Mitochondria-targeted photodynamic therapy triggers GSDME-mediated pyroptosis and sensitizes anti-PD-1 therapy in colorectal cancer

March, 03, 2024 | Select Oncology Journal Articles


The effectiveness of immune checkpoint inhibitors in colorectal cancer (CRC) is limited due to the low tumor neoantigen load and low immune infiltration in most microsatellite-stable (MSS) tumors. This study aimed to develop a mitochondria-targeted photodynamic therapy (PDT) approach to provoke host antitumor immunity of MSS-CRC and elucidate the underlying molecular mechanisms.


The role and mechanism of mitochondria-targeted PDT in inhibiting CRC progression and inducing pyroptosis were evaluated both in vitro and in vivo. The immune effects of PDT sensitization on PD-1 blockade were also assessed in CT26 and 4T1 tumor-bearing mouse models.


Here, we report that PDT using IR700DX-6T, a photosensitizer targeting the mitochondrial translocation protein, may trigger an antitumor immune response initiated by pyroptosis in CRC. Mechanistically, IR700DX-6T-PDT produced reactive oxygen species on light irradiation and promoted downstream p38 phosphorylation and active caspase3 (CASP3)-mediated cleavage of gasdermin E (GSDME), subsequently inducing pyroptosis. Furthermore, IR700DX-6T-PDT enhanced the sensitivity of MSS-CRC cells to PD-1 blockade. Decitabine, a demethylation drug used to treat hematologic neoplasms, disrupted the abnormal methylation pattern of GSDME in tumor cells, enhanced the efficacy of IR700DX-6T-PDT, and elicited a potent antitumor immune response in combination with PD-1 blockade and IR700DX-6T-PDT.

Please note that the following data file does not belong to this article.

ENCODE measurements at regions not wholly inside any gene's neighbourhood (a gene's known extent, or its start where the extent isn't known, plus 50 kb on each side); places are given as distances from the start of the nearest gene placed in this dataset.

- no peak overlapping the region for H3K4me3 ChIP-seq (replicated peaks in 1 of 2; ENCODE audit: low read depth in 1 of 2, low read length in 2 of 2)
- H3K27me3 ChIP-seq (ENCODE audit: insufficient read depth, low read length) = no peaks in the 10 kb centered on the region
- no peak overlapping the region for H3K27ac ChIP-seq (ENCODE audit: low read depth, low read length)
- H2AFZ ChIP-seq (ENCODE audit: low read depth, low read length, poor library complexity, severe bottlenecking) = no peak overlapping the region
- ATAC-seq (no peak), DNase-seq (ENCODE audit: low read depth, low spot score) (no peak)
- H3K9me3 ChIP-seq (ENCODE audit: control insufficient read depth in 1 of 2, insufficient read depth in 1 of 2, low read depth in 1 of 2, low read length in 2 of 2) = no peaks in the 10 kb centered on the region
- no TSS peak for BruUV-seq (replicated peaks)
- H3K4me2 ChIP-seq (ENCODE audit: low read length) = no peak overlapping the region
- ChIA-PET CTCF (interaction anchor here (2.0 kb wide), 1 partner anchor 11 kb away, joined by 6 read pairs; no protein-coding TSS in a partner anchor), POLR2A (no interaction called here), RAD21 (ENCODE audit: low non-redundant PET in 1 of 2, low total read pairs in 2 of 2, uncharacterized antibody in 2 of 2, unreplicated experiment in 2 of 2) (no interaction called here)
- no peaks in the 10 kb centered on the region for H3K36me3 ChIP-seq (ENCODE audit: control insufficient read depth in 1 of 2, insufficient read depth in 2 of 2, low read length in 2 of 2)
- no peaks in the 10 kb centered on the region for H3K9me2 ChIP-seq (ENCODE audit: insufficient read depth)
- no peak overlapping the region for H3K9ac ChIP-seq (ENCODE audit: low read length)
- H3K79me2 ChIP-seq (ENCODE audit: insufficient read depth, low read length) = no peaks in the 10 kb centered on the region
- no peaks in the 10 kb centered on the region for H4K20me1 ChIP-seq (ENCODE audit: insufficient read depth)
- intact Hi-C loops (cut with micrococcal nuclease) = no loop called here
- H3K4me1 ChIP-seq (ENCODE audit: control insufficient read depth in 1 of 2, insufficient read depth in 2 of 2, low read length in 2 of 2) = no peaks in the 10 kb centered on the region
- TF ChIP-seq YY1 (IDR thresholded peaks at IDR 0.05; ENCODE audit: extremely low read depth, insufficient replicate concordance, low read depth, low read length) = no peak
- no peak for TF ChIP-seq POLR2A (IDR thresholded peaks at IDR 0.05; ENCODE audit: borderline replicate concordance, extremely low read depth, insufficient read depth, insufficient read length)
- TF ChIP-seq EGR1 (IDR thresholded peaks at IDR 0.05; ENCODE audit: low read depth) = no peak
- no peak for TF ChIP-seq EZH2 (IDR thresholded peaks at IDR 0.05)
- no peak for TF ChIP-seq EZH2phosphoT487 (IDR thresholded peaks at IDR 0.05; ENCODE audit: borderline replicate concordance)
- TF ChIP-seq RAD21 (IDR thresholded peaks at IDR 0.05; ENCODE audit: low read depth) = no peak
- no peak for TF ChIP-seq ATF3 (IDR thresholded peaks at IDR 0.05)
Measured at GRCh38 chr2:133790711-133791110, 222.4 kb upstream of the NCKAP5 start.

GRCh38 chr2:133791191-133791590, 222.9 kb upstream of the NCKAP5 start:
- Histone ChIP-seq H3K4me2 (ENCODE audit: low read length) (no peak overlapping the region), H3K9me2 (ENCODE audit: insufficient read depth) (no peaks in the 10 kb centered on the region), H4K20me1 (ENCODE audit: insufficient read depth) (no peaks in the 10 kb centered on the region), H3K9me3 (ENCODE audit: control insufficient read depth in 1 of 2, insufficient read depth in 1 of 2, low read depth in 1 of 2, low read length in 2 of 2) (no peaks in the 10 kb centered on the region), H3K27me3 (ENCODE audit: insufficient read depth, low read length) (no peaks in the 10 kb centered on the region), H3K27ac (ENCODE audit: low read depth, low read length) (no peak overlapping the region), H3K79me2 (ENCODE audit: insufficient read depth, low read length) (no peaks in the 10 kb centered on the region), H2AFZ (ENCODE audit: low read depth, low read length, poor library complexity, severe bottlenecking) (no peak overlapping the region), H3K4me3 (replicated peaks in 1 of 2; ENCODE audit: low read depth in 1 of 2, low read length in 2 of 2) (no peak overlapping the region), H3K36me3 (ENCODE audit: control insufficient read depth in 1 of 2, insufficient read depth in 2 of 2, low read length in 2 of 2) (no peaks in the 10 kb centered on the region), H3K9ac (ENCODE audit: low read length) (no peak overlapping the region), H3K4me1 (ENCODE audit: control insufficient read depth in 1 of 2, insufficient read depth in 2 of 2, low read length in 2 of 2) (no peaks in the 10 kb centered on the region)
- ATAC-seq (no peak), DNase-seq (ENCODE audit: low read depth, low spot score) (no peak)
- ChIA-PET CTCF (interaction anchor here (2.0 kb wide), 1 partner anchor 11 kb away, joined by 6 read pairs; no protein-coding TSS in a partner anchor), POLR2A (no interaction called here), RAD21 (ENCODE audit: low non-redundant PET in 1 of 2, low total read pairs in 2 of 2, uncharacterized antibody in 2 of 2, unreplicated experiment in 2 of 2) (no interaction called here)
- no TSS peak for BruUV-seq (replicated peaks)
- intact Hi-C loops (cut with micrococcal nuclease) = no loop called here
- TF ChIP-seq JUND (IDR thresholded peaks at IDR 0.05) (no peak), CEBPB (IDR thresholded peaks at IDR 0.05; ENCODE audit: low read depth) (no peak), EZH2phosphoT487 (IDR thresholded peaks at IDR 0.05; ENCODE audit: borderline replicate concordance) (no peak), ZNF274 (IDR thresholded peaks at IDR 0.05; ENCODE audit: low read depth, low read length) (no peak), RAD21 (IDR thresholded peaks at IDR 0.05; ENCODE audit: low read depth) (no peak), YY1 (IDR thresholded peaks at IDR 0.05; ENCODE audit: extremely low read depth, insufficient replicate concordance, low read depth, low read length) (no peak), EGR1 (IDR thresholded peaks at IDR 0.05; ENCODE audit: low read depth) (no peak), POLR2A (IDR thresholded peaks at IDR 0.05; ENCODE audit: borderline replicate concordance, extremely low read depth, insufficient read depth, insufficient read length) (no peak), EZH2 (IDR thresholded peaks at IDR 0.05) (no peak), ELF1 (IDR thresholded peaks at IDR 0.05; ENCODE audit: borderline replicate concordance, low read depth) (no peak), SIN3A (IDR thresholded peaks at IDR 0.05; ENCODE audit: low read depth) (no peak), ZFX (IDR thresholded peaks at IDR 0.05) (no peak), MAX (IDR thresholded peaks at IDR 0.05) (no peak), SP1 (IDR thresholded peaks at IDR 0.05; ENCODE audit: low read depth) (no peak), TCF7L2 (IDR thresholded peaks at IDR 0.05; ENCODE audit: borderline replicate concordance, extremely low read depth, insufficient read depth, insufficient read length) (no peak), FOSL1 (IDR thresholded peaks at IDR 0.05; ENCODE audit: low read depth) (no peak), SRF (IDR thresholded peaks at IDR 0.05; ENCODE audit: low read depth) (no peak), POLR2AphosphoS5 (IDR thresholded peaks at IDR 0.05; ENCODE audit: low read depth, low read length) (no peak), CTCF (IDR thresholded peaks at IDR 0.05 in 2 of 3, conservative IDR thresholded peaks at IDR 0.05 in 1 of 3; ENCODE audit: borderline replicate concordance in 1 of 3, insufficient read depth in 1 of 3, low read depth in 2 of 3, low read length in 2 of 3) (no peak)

Our work provides clear a understanding of immunogenic cell death triggered by mitochondria-targeted PDT, offering a new approach for enhancing the efficacy of PD-1 blockade in CRC.

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